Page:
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Atkins diet clogged mans arteries { May 27 2004 }

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May 27, 2004
Dieter Sues Atkins Estate and Company

A 53-year-old man sued the estate of Dr. Robert C. Atkins and the company that promotes his diet yesterday. The suit says following the Atkins diet for two years raised the man's cholesterol so much that his arteries became clogged and required a medical procedure to open them.

The suit is apparently the first to involve the diet, the most prominent and controversial low-carbohydrate regimen and the one most associated with assertions that followers could eat all the red meat and saturated fat they wanted and still lose weight.

The plaintiff, Jody Gorran, who is being assisted by the Physicians Committee for Responsible Medicine, an advocacy group that supports a vegan diet, is seeking $28,000 in damages. Mr. Gorran said he was using the suit to tell other people about the dangers of the diet and to have its promoters include warnings in books, other products and Web sites.

Mr. Gorran, of Delray Beach, Fla., said that in 2001, when his weight crept up to 148 from 140 he turned to the diet, specifically, the 1999 edition of "Dr. Atkins' New Diet Revolution." After two months he said, his cholesterol shot from 146, well within the normal range, to 230, considered in the hazardous range.

In October 2003, after three episodes of chest pain, doctors found that Mr. Gorran had a 99 percent blockage in a major artery and performed angioplasty and inserted a stent to keep it open. Before starting the diet, he said, tests showed that his arteries were clear.

In responding to a request for comment, a representative for Atkins Nutritionals and the estate of Dr. Atkins said they stood by "the science that has repeatedly reaffirmed the safety and health benefits of Atkins."

Speaking of the Physicians Committee for Responsible Nutrition, the statement says that the organization, "a well-known vegan and animal rights group, has a long history of initiating these kinds of scare tactics that are designed to convince the American public to stop eating animal protein of any sort."

Dr. Frank M. Sacks, a professor of cardiovascular disease prevention at the Harvard School of Public Health who is a critic of the diet and who looked at Mr. Gorran's medical records at the request of The New York Times, said he was not surprised by the increase in cholesterol.

"It could happen in two weeks," Dr. Sacks said. "There are definitely people that happens to, though it is not a majority."

The American Heart Association said it would not comment on the suit, but issued a statement saying, "Eating large amounts of high-fat foods for a sustained period raises the risk of coronary heart disease, diabetes, stroke and several types of cancer."

Mr. Gorran said in his suit that after his cholesterol had increased he was encouraged to continue the plan by a passage in the book that acknowledged that cholesterol would increase for about one in three dieters. The book says those people should "eat only the lean proteins - turkey roll, skinless chicken breast, fish, farmer cheese, lean cuts of meat and so on - but do not increase your carbohydrate intake more than 5 grams. However, if you are not happy on the low-fat version of the diet or get hungry, or don't feel well on it, then don't bother with it; go back to the regular Atkins diet that you enjoyed more."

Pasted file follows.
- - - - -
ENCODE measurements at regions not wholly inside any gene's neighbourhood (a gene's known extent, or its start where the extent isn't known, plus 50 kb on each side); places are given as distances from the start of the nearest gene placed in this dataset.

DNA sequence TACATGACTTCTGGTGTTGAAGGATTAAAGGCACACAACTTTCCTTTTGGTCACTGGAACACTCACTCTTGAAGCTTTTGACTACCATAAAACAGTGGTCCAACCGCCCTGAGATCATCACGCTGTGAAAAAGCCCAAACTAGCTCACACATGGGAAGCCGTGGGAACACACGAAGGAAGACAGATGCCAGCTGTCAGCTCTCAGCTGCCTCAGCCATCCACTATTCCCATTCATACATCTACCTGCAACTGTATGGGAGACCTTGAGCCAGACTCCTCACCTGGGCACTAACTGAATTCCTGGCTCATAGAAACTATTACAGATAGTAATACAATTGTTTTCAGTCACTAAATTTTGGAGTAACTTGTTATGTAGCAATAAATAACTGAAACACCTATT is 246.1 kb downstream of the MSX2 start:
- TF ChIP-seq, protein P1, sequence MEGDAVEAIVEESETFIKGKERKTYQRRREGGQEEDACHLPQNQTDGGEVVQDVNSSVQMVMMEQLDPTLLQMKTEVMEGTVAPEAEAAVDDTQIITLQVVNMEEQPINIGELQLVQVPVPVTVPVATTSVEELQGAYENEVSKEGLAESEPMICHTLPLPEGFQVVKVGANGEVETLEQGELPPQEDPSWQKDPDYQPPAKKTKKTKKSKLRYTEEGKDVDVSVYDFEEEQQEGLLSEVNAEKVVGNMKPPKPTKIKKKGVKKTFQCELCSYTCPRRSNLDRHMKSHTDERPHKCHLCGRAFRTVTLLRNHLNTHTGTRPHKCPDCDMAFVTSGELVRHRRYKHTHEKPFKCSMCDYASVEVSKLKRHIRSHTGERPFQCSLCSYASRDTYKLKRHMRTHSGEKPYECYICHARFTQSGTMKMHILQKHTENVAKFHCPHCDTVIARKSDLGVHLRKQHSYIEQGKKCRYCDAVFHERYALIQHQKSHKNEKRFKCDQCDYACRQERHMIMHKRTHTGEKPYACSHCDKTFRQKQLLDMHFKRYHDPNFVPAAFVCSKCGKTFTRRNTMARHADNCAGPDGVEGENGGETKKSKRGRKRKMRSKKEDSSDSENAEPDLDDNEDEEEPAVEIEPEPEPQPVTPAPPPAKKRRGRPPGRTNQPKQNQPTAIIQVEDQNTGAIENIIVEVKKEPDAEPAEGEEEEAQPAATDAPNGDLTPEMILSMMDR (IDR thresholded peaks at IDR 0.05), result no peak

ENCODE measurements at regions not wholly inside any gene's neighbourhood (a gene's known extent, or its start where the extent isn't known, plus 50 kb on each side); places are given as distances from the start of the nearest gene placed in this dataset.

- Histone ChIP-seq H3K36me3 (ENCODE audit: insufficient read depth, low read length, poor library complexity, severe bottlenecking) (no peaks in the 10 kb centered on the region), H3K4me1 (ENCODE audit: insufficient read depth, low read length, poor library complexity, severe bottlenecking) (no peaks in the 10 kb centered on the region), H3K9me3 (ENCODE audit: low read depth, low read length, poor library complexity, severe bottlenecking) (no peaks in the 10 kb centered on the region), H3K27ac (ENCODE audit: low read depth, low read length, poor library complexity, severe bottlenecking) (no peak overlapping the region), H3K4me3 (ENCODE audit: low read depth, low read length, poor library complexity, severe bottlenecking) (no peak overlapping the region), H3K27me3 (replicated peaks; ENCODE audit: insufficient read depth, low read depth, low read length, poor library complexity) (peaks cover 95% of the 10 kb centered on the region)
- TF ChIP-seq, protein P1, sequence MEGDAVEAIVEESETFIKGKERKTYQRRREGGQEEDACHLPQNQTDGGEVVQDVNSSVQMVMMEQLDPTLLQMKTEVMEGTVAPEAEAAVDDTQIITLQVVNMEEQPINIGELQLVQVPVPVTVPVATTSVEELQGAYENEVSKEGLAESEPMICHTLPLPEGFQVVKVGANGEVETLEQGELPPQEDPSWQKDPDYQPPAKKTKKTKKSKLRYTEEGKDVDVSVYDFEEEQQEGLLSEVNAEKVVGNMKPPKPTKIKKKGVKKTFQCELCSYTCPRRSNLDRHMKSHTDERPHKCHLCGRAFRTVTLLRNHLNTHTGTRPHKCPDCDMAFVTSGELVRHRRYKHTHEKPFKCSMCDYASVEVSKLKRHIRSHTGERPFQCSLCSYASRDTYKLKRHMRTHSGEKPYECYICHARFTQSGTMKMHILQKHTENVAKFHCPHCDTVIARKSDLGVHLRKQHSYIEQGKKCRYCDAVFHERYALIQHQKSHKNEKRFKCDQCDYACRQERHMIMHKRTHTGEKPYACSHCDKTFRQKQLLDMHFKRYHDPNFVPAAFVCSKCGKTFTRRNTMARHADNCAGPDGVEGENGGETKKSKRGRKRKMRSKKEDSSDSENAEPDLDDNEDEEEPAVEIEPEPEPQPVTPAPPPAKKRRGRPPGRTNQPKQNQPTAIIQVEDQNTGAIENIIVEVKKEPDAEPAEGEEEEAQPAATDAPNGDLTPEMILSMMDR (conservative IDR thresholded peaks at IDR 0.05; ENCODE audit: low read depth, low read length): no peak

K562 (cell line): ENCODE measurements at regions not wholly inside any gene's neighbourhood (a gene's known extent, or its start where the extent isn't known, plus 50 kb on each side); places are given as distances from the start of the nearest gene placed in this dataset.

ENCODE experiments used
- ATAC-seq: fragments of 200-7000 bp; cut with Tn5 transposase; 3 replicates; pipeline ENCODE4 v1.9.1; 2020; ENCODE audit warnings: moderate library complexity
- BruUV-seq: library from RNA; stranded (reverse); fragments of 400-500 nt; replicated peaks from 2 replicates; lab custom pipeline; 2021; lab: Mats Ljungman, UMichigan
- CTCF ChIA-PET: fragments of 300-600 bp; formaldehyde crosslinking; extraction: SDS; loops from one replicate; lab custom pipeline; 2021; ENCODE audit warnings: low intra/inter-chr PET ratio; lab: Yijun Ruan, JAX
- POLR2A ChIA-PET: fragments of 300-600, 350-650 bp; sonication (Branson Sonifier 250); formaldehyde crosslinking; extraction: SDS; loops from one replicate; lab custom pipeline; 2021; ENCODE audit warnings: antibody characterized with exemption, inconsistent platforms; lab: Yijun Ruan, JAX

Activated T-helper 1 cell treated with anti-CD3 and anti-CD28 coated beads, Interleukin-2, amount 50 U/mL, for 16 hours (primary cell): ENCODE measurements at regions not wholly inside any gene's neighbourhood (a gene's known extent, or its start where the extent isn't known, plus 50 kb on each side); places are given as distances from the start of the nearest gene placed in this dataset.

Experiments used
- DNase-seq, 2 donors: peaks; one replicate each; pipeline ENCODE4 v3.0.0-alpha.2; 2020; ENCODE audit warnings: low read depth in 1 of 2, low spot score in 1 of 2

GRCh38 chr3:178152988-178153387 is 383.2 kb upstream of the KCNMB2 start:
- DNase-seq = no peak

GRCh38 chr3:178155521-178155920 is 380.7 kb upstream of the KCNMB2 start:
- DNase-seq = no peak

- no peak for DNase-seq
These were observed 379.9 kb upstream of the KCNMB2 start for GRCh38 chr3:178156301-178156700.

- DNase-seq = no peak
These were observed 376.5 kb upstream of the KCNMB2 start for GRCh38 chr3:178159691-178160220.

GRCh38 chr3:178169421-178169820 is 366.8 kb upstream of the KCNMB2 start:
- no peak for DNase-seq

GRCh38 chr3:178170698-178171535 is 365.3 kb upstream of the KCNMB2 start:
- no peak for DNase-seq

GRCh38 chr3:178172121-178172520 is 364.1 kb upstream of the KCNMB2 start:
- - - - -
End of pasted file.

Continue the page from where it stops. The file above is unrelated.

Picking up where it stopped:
"I contend there ought to be a warning on this diet," Mr. Gorran said in a telephone interview from Florida, where he filed the suit. "I'm seeking an injunction to prevent them from selling their products, books, or having their Web site without a warning, because they know one-third of the people on the diet will have what Atkins referred to as 'less favorable cholesterol.' "

Within two months after going off the Atkins diet, where his favorite foods were cheese every day and cheesecake three times a week, his cholesterol dropped to 146.

Mr. Gorran, a wealthy owner of a manufacturer of solar panels for swimming pools, said he enlisted the physicians' organization "because they are familiar with publicity.''

"The whole thing is based on getting the word out,'' he said. "Even if the suit never gets anywhere, we'll be out there and people will start to think."

A law professor who read the complaint said he did not think that it would get anywhere.

"The lawsuit has two serious shortcomings from the legal point of view," said the professor, Benjamin Zipursky, who teaches torts and product liability law, said. "Tort law generally does not permit a cause of action or lawsuit based on bad theories put out in a book, and most courts would recognize a valid First Amendment defense here. I would be surprised if the case were not eventually dismissed before getting to a jury."

Professor Zipursky said that the suit was "chock-full of information about criticism of the Atkins diet.''

"So it really reads as if it were done by someone who is doing it for reasons of publicity rather than private gain,'' he added. "Not only is each claim for relief less than $15,000, it does not ask for punitive damages, which I think is appropriate and a sign of their seriousness."

The suit is not the first against a diet book. In 1989, a suit against the publisher of "The Last Chance Diet," by Robert Linn, a doctor of osteopathy, said someone died following the liquid protein diet in the book. A judge threw out the suit.

Copyright 2004 The New York Times Company

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